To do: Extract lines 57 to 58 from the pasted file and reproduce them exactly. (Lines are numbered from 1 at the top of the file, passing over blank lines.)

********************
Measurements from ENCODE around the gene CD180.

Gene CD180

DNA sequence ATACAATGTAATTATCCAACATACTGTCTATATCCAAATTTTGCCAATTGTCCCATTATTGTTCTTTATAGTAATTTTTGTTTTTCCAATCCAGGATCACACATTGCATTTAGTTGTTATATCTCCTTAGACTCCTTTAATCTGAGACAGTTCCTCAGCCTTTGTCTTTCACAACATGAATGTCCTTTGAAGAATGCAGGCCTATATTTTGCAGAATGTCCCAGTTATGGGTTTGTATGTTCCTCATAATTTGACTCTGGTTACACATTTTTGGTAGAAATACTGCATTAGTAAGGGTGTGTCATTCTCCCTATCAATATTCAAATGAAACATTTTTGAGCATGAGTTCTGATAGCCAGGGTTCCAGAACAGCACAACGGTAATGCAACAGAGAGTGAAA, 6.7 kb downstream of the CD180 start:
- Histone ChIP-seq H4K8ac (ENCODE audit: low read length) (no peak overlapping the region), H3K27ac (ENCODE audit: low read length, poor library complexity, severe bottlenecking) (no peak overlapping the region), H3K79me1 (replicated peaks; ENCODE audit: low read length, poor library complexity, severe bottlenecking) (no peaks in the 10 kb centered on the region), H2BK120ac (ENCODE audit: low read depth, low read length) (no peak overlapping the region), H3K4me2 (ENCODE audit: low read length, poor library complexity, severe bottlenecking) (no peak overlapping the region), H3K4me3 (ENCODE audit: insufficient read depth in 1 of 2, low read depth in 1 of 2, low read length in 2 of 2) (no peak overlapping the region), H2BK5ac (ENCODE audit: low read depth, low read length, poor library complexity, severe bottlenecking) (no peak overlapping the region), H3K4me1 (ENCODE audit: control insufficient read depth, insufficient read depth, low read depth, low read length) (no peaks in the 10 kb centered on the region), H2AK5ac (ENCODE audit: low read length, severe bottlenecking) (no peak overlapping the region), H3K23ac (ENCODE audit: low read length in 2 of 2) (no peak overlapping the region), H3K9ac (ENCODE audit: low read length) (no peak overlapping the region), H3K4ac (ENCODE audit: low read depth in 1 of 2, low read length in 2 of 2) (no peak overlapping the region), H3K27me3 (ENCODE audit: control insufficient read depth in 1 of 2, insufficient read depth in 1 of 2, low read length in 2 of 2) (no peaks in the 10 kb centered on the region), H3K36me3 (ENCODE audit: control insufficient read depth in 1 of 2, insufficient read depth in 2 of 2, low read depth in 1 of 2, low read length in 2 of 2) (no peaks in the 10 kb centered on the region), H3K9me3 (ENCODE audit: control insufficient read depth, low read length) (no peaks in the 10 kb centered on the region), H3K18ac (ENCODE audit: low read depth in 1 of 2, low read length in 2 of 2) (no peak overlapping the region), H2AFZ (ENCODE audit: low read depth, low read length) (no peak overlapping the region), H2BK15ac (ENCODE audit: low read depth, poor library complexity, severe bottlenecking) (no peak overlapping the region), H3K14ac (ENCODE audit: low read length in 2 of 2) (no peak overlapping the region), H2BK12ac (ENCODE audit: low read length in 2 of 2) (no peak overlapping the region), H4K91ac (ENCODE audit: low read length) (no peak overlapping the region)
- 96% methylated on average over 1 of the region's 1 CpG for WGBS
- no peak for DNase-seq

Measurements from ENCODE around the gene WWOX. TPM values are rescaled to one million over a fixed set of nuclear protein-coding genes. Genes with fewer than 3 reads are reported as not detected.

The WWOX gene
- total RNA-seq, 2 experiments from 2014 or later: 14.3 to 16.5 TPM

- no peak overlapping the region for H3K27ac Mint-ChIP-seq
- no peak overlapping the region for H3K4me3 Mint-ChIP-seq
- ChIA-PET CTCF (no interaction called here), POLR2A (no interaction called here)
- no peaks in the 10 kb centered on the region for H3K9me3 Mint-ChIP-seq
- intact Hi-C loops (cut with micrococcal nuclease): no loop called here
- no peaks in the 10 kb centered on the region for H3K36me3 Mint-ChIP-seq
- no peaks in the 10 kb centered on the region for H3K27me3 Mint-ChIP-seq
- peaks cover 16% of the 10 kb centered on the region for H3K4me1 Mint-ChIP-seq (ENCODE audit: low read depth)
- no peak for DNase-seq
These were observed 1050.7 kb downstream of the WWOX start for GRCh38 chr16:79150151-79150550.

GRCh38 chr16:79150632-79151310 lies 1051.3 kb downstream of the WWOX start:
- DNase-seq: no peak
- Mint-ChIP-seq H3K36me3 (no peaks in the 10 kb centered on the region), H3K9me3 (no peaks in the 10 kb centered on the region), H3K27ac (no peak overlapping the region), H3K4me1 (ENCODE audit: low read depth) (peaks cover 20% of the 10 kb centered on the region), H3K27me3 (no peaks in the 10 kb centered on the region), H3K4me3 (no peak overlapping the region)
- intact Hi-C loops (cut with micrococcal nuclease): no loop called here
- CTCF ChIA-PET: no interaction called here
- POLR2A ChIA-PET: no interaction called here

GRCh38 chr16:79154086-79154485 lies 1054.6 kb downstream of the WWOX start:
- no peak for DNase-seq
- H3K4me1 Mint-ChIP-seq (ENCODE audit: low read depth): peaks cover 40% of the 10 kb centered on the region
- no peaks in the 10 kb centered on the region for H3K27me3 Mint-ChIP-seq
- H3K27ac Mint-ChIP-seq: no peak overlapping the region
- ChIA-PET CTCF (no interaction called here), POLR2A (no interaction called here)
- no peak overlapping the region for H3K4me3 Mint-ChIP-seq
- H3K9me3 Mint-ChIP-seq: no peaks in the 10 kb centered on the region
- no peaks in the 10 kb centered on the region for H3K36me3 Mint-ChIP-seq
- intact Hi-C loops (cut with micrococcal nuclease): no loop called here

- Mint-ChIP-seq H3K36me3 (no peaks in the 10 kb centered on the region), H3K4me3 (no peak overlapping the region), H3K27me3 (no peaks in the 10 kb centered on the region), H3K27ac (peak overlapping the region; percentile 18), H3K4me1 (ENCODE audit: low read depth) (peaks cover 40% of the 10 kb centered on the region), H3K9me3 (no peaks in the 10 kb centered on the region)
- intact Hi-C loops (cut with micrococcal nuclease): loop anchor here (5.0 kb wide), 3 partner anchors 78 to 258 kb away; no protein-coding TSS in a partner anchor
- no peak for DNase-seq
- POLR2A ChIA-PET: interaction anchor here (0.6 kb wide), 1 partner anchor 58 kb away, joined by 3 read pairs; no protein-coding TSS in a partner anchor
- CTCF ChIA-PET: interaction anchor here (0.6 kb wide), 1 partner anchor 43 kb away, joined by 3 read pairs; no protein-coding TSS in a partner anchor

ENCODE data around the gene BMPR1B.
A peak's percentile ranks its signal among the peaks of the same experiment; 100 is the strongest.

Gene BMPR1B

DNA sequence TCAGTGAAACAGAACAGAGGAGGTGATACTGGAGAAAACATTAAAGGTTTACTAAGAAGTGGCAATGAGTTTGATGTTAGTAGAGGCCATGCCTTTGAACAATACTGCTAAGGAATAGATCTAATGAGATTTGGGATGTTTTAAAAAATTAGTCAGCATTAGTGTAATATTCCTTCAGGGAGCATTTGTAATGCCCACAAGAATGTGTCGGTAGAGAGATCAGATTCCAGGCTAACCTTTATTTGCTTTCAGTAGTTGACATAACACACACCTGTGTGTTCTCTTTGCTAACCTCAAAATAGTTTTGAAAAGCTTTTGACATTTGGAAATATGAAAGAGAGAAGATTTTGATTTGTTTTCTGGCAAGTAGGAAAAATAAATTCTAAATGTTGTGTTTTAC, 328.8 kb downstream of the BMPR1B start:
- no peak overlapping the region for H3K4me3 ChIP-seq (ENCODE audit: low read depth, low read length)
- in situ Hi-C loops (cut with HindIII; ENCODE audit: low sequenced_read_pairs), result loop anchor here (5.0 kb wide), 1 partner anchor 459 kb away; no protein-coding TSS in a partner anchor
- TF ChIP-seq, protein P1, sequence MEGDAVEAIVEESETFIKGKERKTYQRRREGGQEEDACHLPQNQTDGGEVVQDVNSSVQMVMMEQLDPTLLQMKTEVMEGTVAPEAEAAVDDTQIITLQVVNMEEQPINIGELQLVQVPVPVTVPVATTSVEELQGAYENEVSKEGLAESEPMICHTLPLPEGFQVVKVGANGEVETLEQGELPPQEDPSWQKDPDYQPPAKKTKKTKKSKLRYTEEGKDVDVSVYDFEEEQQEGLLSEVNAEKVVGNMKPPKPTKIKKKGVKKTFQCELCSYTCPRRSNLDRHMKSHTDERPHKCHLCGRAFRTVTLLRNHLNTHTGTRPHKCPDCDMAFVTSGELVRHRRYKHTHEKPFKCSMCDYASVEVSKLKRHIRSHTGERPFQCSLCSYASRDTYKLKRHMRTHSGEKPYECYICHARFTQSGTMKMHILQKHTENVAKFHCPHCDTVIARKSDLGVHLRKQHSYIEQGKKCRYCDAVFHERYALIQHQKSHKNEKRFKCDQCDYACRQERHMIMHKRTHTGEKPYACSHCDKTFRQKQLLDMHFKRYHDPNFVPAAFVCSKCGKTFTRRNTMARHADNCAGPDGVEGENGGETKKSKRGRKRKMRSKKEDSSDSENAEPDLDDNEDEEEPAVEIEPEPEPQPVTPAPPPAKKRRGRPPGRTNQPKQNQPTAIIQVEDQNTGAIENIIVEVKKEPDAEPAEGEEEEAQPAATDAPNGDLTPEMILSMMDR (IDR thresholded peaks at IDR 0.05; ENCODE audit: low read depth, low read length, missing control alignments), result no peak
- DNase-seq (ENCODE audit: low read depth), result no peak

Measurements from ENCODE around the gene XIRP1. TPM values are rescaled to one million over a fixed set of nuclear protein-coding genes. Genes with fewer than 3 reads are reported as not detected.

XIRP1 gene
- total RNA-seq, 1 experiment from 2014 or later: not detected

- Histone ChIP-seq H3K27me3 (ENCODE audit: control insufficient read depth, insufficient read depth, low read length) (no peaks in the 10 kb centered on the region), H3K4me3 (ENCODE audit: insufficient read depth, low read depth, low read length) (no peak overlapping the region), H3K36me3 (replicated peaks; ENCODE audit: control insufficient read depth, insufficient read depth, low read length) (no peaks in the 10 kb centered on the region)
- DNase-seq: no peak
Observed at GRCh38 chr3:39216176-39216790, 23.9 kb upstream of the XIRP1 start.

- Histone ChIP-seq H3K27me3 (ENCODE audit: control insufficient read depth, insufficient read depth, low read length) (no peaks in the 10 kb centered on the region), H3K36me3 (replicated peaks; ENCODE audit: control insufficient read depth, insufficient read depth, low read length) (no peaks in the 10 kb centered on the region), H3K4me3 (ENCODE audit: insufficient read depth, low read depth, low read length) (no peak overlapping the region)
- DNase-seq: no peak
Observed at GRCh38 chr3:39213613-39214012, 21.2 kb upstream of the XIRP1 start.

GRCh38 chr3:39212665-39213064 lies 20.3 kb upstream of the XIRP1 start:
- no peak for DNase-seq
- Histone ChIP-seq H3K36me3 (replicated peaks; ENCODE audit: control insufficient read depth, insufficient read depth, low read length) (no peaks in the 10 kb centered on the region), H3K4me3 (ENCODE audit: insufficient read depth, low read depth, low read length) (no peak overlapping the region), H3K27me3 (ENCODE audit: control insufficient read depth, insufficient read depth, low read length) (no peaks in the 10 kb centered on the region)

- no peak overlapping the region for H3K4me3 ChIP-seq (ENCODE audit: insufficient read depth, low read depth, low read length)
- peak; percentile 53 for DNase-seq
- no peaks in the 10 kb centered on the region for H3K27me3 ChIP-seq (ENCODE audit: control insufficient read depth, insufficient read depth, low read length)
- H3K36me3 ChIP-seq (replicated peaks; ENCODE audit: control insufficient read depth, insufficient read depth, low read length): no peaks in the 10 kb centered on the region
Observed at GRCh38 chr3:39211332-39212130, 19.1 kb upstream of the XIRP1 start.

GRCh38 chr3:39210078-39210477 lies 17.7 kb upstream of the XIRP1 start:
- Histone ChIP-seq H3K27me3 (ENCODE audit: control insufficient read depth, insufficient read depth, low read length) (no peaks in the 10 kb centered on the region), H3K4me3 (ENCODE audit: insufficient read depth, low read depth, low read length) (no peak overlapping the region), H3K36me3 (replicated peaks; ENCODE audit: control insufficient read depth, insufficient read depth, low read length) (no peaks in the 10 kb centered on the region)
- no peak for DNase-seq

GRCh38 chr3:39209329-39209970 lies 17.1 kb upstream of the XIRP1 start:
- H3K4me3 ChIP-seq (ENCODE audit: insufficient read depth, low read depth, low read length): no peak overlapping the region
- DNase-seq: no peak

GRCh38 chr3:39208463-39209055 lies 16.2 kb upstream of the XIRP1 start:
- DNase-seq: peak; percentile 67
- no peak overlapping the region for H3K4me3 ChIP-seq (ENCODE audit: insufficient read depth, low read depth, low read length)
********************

Observed at GRCh38 chr3:39213613-39214012, 21.2 kb upstream of the XIRP1 start.

GRCh38 chr3:39212665-39213064 lies 20.3 kb upstream of the XIRP1 start: